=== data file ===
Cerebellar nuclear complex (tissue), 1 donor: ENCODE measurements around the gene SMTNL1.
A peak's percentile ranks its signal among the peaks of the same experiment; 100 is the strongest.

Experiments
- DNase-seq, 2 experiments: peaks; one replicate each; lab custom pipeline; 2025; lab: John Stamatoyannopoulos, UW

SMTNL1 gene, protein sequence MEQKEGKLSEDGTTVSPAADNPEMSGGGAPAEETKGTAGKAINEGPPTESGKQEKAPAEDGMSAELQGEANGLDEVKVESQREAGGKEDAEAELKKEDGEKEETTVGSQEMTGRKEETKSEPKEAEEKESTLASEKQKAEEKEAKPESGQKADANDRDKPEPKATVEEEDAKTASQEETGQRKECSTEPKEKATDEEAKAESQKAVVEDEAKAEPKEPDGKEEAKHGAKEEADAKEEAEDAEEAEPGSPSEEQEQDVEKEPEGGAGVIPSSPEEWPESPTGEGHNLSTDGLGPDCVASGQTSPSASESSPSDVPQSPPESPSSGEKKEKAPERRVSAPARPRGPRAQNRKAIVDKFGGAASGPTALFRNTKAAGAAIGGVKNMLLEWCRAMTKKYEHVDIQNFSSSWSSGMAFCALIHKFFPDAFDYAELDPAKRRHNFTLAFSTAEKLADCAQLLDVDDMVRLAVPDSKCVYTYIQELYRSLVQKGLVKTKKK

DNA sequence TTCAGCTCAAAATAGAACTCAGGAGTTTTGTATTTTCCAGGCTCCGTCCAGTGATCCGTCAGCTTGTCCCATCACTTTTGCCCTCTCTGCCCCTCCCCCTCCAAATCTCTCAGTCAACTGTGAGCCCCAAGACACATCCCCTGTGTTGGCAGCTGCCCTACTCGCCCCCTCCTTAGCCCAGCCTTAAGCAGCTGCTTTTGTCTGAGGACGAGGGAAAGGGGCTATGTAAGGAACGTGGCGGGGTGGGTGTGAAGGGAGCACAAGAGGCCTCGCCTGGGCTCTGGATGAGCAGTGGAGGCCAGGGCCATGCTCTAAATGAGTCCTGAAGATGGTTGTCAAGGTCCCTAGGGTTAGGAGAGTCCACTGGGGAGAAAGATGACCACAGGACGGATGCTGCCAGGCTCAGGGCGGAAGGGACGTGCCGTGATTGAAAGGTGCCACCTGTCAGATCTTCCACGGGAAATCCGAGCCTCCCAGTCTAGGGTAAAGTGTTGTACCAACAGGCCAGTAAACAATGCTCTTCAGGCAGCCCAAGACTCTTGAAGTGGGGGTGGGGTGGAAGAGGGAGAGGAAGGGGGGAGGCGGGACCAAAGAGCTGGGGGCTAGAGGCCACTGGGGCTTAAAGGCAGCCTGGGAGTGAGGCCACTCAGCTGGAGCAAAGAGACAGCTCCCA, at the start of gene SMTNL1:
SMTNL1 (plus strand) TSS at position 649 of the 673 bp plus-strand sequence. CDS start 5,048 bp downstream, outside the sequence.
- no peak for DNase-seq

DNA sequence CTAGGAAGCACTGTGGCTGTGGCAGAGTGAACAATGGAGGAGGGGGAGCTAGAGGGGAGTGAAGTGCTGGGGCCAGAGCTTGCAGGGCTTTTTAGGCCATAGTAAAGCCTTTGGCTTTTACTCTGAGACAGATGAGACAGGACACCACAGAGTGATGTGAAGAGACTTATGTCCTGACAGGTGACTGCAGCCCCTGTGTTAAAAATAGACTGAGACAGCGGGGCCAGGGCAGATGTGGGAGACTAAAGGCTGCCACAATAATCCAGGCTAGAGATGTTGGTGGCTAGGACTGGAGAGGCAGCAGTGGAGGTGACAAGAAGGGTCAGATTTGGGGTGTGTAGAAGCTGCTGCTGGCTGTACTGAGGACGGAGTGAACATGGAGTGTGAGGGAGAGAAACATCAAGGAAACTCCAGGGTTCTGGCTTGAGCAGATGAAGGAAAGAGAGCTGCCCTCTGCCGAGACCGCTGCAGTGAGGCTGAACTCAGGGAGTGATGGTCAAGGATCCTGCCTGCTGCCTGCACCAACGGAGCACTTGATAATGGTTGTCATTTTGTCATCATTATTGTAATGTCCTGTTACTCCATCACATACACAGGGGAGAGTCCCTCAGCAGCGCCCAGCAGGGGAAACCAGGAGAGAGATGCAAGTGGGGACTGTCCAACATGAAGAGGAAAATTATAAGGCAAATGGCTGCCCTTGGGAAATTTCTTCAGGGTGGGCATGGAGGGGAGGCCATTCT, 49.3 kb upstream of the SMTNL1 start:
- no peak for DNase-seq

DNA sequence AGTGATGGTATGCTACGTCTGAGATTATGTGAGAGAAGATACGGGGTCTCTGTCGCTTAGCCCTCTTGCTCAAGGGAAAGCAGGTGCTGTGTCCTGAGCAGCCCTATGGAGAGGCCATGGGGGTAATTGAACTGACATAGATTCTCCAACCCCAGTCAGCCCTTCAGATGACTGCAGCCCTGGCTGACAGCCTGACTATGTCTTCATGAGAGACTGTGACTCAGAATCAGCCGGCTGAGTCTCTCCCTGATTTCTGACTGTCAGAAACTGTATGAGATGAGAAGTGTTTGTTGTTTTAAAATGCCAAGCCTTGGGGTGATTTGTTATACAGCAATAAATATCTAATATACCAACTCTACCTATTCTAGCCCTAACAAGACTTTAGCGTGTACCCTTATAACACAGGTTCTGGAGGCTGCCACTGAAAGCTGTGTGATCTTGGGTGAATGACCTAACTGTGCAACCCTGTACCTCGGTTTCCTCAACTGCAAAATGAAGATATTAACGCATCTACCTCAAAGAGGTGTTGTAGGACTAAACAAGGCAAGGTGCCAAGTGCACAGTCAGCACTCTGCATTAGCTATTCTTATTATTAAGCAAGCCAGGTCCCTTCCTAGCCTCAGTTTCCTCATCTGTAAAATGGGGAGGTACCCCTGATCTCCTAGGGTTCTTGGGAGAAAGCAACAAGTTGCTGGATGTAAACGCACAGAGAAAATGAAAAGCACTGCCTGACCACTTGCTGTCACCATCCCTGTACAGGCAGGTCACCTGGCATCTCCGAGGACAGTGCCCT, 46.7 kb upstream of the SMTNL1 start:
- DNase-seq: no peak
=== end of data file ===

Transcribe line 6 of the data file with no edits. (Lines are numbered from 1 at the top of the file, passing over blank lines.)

DNA sequence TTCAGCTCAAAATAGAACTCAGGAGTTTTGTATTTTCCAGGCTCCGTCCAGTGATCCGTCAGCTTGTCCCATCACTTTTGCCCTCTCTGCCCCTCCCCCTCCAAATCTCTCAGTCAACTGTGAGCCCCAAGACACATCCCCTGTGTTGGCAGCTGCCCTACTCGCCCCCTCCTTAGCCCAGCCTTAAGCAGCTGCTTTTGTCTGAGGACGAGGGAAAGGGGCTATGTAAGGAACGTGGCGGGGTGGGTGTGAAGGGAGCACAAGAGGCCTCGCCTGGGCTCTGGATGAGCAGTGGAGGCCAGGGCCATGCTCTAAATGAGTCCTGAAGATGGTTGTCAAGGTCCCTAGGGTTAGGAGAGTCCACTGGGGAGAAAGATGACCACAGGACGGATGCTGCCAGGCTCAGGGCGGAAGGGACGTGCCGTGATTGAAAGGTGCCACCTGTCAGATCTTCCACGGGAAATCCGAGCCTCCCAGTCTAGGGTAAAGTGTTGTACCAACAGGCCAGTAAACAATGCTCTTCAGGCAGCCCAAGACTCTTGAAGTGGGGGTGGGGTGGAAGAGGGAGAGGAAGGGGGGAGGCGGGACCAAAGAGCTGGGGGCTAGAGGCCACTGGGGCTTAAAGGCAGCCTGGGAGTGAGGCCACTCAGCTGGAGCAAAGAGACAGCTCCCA, at the start of gene SMTNL1: